No one who is seeking to become a board certified clinical chaplain (BCCC) should meet a certification panel and leave disappointed. This is my firm conviction and has been the commitment of the Nautilus Pacific Chapter since it was founded. We have always held that there is simply no good reason for a candidate to meet the panel and walk away unsuccessful.
In recent years I have had the sad experience of sitting on panels and having to tell some candidates that they had not met the Standards for certification and would not be certified. I don’t think it’s a message anyone likes to deliver and it’s one I believe no one should have to hear.
Why people fail at certification
The primary reason someone gets turned back is that they didn’t fulfill the clearly articulated expectations set out in the CPSP Standards. Too often, mistakenly, individuals and their chapters will decide for any number of reasons that “it’s time” without considering what makes it time – when a candidate is truly ready – to meet a certification panel. In other words, the vast majority of those who fail at certification do so because they simply weren’t ready and didn’t know what “ready” means.
Certification is never based upon whether you have been in a chapter “long enough” or are liked by your chapter members or you are an active participant in chapter activities. These are important aspects of our professional life together but they are not what demonstrate competence as a clinical chaplain or pastoral counselor. Similarly, having worked in a position with the title chaplain for an extended period isn’t sufficient. The word “chaplain” can be applied to anyone who does ministry outside the congregational setting. In fact, most people who bear the title – college chaplains, police and fire chaplains, many prison chaplains, and others – are not and could not become board certified. Even in healthcare many are not board certified. And even having completed four units of CPE is not in itself sufficient to merit board certification.
What does it take to be certified?
The CPSP Standards spell out the necessary competencies (Section 730) for certification as well as what is expected – the 13 objectives – to be achieved as a result of CPE training (Section 230).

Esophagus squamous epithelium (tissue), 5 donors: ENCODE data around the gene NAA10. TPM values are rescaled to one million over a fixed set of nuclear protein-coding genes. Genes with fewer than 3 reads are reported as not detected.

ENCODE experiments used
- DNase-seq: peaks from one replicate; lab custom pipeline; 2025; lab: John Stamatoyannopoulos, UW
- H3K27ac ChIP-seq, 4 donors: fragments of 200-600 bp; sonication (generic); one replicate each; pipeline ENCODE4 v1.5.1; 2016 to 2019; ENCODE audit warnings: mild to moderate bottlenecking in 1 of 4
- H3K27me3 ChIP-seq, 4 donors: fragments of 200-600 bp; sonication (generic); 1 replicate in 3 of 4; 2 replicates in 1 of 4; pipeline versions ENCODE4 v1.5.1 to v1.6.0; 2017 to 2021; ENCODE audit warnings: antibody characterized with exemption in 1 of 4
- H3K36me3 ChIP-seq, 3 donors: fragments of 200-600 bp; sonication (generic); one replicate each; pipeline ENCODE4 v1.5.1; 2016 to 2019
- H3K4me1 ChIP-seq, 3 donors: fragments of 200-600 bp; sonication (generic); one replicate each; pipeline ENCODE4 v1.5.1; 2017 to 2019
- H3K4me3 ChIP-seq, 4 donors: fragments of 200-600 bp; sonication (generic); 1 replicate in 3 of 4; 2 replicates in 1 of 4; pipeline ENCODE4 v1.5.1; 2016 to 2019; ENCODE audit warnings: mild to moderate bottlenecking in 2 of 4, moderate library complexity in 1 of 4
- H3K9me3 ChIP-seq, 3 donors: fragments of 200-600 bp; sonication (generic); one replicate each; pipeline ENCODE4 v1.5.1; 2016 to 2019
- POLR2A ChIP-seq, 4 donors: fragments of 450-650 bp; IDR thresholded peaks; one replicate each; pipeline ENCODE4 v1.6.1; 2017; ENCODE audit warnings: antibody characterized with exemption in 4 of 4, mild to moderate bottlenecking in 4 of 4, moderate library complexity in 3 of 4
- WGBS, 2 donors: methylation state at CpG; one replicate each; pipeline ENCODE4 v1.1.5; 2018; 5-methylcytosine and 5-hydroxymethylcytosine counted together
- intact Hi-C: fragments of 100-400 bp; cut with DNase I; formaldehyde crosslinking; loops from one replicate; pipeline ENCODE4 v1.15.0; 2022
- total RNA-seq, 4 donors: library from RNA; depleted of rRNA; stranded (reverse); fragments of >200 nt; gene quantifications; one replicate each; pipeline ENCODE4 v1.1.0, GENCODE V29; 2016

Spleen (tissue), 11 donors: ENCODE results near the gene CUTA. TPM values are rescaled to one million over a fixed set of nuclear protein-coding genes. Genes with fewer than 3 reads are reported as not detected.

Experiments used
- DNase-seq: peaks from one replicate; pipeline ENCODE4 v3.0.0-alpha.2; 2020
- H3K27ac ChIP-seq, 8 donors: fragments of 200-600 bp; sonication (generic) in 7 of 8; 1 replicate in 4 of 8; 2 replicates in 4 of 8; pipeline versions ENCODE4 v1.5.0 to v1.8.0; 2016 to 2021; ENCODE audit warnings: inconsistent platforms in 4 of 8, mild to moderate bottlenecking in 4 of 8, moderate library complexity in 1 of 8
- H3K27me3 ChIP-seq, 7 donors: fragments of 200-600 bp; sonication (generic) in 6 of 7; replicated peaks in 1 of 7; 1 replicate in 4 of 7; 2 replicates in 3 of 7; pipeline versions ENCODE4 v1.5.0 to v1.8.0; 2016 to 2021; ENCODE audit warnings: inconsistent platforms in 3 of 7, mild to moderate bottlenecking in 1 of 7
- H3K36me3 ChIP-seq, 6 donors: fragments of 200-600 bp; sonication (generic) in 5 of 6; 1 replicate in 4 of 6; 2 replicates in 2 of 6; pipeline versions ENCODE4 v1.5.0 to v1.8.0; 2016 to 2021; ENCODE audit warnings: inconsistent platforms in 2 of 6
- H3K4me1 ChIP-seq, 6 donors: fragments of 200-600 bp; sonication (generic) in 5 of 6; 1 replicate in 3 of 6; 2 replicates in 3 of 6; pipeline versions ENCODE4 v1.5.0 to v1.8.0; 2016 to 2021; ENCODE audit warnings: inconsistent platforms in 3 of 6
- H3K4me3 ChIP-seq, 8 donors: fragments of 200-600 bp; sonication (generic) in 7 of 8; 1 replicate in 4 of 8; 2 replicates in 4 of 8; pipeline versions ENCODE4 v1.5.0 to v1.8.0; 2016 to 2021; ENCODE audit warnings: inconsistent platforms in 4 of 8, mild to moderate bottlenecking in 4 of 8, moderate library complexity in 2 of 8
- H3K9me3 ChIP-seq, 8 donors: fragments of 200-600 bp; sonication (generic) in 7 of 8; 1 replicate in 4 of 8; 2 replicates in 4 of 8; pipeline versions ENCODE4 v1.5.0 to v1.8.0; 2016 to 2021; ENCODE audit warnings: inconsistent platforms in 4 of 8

If someone fails, this typically means that they likely haven’t had an informed, capable mentor to work with them though the certification process. It certainly means their chapter hasn’t considered the set expectations that apply to all of us. In a really rigorous CPE program there will be those who are nearly ready by the end of four units, but this is the exception, not the rule. The healthy chapter is a place of peer support as well as peer review and input. While a lot can be accomplished in 1600 or more hours of clinical training, most often the finishing work of preparation – as in any guild – will be the responsibility of that of the chapter’s more competent, experienced, certified chaplains.
The Litmus Test
When a candidate meets the certification panel, those on it will have reviewed at least three major documents: the candidate’s autobiography, their theory paper and two case studies. Reading closely these documents alone and without ever having met the chaplain, an astute reviewer is usually able to make a good assessment of the competence and readiness of the candidate. If each of the documents seems congruent with the others it is most likely the candidate will be certified. One’s theory of pastoral care should make sense given key aspects of the person’s life story, and one’s theory and life story should inform and be visible, if sometimes obscurely, in the cases. It is this integration, along with evidence of the basic competencies set out in the Standards, that assures certification.
How to succeed (or when to plan the party)
Certification should never be a crapshoot. I don’t think it should even be a gamble. With the right preparation and responsible chapter involvement in the process meeting the certification panel should be a pleasurable and affirming experience.
What is key is that chapters take responsibility for mentoring certification seekers so they’re prepared, paying close attention to meeting the Standards, and helping the seeking member thoughtfully to prepare and assemble the required documents.
David Roth is the director of spiritual care and clinical supervisor for chaplaincy training at Kaiser Permanente in the Napa/Solano Area and a member of CPSP’s Nautilus Pacific Chapter. Visit his website at ClinicalPastoralTraining.org or email him at firstname.lastname@example.org.
Download: "A Concept and Function of a Mentor in the CPSP" by The Rev. Dr. William Scar, CPSP Diplomate, Pastoral Report, 31 July 2008.